The Awful Things I Saw and Heard at the Border
On a recent trip to a south Texas detention center, I saw the rawest, saddest expressions of despair you could imagine. If you’re a parent, you have to care about this.
As the nation turns its attention from the Supreme Court nomination battle to the midterm elections, national media coverage is dominated by political theater in the fight for control of Congress. In the meantime, a wholly avoidable and self-made humanitarian crisis persists at our border; a crisis deepened by a cruel and vengeful policy that uses the lives of children as bargaining chits in the absence of coherent immigration policy.
There are few things in life that impact a parent like the cries of children. We are conditioned, as a species, to act swiftly to come to the aid of children in duress. After spending a week at the South Texas Family Detention Center in Dilley, Texas, with the Dilley Pro Bono Project (DPBP), I am calling on all parents to act—because there are thousands of children crying, nearly constantly, for our help.
DPBP works with volunteer attorneys and has two main goals: to provide legal support to asylum seekers so they can get out of the center, and to end the practice of detaining families, and especially, children. The work is intense—constant legal triage—and the stakes could not be higher.
In each moment, I saw, and felt, the maximum extremes of the human condition. I saw impossible despair mingled with fervent hope. I witnessed the most raw and deep pain as I sat with sobbing mothers asking me how they could live knowing that, because they could only afford passage for one child, they had traded the life of one of their children for another.
I felt their relief when the calls back home were answered and they knew the children they left behind were safe, but I could only imagine their heartbreak as they wondered aloud whether they would ever hug them again. I heard the most desperate pleas for help, the most passionate cries to save their babies from the certain death that awaited them upon deportation.
I saw people who yearned to live in a place where they could be safe, and free, and happy. Most of all I saw parents who love their children just as I do mine; who would do anything for their child, including making a dangerous journey across foreign lands, staying in the perrera (dog pound, cages where initial processing occurs) and hielera (ice box, temporary detention facilities near the border) and then detention for the hope of a safer life. I saw lawyers working past the point of exhaustion, running between cases for the chance to help one more woman tell her story.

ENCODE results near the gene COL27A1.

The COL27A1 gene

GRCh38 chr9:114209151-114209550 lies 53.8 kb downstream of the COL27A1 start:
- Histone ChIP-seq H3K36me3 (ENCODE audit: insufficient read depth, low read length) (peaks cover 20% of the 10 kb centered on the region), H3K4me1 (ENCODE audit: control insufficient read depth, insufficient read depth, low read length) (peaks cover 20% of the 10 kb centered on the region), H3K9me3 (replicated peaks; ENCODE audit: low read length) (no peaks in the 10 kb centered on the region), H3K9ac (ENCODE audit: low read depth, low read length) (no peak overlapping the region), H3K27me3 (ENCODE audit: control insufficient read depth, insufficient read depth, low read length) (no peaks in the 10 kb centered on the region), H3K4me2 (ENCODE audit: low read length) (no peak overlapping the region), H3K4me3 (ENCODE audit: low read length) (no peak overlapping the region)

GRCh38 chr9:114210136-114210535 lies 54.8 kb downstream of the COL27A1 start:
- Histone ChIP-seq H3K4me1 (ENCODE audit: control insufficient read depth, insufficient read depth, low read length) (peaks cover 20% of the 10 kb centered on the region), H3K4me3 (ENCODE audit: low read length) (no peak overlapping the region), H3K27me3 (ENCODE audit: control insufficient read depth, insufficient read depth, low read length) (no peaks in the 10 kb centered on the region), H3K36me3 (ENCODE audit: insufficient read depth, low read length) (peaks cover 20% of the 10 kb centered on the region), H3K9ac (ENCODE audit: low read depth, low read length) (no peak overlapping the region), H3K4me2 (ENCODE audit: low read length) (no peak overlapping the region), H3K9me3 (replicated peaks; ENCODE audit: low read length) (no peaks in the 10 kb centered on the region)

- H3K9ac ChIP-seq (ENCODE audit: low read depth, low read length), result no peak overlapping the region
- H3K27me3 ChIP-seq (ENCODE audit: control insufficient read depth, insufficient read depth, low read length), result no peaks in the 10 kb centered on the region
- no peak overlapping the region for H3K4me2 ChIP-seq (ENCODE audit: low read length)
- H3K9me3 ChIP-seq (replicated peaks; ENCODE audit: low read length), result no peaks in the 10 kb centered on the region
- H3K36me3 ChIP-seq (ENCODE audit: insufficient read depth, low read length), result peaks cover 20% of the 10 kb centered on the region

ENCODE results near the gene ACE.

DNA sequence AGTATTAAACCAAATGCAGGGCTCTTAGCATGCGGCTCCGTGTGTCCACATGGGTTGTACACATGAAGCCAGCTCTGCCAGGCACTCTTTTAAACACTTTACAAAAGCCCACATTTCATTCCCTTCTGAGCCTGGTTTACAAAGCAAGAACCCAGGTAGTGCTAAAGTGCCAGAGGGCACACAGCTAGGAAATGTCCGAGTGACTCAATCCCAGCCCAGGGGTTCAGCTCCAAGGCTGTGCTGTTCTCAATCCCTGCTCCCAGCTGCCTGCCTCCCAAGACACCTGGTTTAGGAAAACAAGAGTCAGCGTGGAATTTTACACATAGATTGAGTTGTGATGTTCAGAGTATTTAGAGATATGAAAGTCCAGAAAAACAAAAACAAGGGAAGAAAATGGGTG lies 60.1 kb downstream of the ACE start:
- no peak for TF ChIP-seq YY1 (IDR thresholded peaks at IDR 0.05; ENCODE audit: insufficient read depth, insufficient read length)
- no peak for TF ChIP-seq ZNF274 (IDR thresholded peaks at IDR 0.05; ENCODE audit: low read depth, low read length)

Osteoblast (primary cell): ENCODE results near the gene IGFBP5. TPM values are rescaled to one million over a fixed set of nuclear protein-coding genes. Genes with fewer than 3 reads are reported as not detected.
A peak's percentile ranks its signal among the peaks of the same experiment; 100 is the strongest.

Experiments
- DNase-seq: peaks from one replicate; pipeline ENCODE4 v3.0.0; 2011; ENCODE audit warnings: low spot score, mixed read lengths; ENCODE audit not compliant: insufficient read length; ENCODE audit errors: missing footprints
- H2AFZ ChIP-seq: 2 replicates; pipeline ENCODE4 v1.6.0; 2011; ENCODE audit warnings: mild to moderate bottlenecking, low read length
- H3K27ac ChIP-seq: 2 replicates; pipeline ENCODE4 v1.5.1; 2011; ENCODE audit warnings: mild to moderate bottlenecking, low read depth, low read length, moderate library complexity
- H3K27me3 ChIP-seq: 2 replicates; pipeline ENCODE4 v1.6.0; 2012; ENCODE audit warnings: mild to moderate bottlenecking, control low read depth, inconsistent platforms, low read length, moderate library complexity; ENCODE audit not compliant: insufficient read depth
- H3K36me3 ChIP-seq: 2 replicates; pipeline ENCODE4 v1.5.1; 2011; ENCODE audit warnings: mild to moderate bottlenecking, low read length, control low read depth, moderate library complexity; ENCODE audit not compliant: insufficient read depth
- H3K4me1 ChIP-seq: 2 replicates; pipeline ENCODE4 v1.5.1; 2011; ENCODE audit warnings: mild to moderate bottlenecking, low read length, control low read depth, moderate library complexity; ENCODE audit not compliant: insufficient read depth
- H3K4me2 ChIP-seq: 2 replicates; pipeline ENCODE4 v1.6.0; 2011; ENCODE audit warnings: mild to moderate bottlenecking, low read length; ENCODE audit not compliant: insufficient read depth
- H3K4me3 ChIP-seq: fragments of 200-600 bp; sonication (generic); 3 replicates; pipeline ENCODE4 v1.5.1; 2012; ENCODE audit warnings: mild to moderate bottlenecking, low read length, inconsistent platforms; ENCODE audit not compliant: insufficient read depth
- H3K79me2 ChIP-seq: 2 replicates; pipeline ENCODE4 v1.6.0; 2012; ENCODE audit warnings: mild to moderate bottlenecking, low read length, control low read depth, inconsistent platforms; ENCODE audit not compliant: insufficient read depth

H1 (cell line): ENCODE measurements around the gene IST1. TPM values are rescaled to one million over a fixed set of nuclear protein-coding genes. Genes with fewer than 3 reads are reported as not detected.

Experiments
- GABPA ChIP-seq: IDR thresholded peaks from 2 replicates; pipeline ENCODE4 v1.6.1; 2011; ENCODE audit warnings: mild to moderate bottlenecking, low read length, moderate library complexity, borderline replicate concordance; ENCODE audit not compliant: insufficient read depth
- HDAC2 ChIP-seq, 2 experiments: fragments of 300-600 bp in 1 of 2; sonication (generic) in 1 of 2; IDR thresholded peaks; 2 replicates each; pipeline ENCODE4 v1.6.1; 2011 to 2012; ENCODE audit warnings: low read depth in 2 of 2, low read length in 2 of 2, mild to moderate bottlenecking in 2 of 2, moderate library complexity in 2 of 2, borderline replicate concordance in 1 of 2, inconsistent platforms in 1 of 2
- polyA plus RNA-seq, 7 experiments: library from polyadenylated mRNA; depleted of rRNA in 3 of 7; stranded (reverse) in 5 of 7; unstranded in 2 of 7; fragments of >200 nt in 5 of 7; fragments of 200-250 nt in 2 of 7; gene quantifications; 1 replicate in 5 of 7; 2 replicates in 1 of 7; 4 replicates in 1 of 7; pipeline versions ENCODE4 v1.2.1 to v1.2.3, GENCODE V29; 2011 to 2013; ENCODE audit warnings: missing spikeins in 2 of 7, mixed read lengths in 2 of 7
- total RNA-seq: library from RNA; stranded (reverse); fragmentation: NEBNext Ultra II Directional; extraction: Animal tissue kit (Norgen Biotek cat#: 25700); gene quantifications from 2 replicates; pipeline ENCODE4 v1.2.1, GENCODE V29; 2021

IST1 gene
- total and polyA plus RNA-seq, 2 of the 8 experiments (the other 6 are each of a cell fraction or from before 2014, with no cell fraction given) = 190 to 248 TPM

I saw DPBP staff devote themselves completely to helping the most vulnerable. I heard children crying. I can’t recall a single moment in the center without hearing the cries of so many children. This was the worst part, the constant reminder of the suffering of children and the inability to do anything in the moment to make it better (we were not permitted to comfort or play with the children). Mostly I saw suffering. So much suffering.
Most of the families in detention are fleeing persistent, horrific domestic abuse, gang violence, police corruption, political persecution, or a combination thereof. Nearly all face certain death if deported. Rarely is lawyers’ work a matter of life or death. The gravity of this work is that it nearly always is—a negative finding leads to deportation and a return to their perpetrator, so for these mothers and their children, it is usually a death sentence.
The detention center, little more than a low security prison, is horrid. Illness spreads like wildfire, and many children can’t eat due to their emotional distress. There is no counseling, and insufficient assistance for the mothers.Our treatment of these families at the border is inexcusable. Our response to children fleeing certain death, after a long, terrifying journey, is to separate them from their parents for processing (yes, we still separate temporarily, and yes, even the little ones), put them in cages, then put them in jail.
I feel so much shame for the abuse we are inflicting on so many children who have already survived so much pain. This treatment is meant to punish and make an example. It is inhumane and un-American and violates the tenets of every religion. It is as far from Matthew 25 as one can imagine (“When did we see you a stranger and welcome you, or naked and clothe you? When did we see you ill or in prison, and visit you?”).
There were some good moments. Telling moms they would be leaving detention was amazing. Calling loved ones in other centers and witnessing the relief and joy that they had made it was incredible. The look of confidence and hope on the faces of women who felt heard and validated—often for the first time in their lives—and ready to tell their stories made all of the work worth it.
I will know soon how many women with whom I worked received a positive finding and will leave detention to continue their asylum claims in court. I will enter their “alien” numbers in the system, but I will see their faces and the faces of their children, as well as the imagined faces in my head of their described families. I will never forget them, and I will never stop praying for them.
Parents: The children are crying. It is time to act to end this terrible practice of detaining children seeking asylum on our shores. Vote for candidates who oppose family detention. Join the immigration justice campaign and visit AILA.org. Volunteer. The lives of thousands of children depend on it.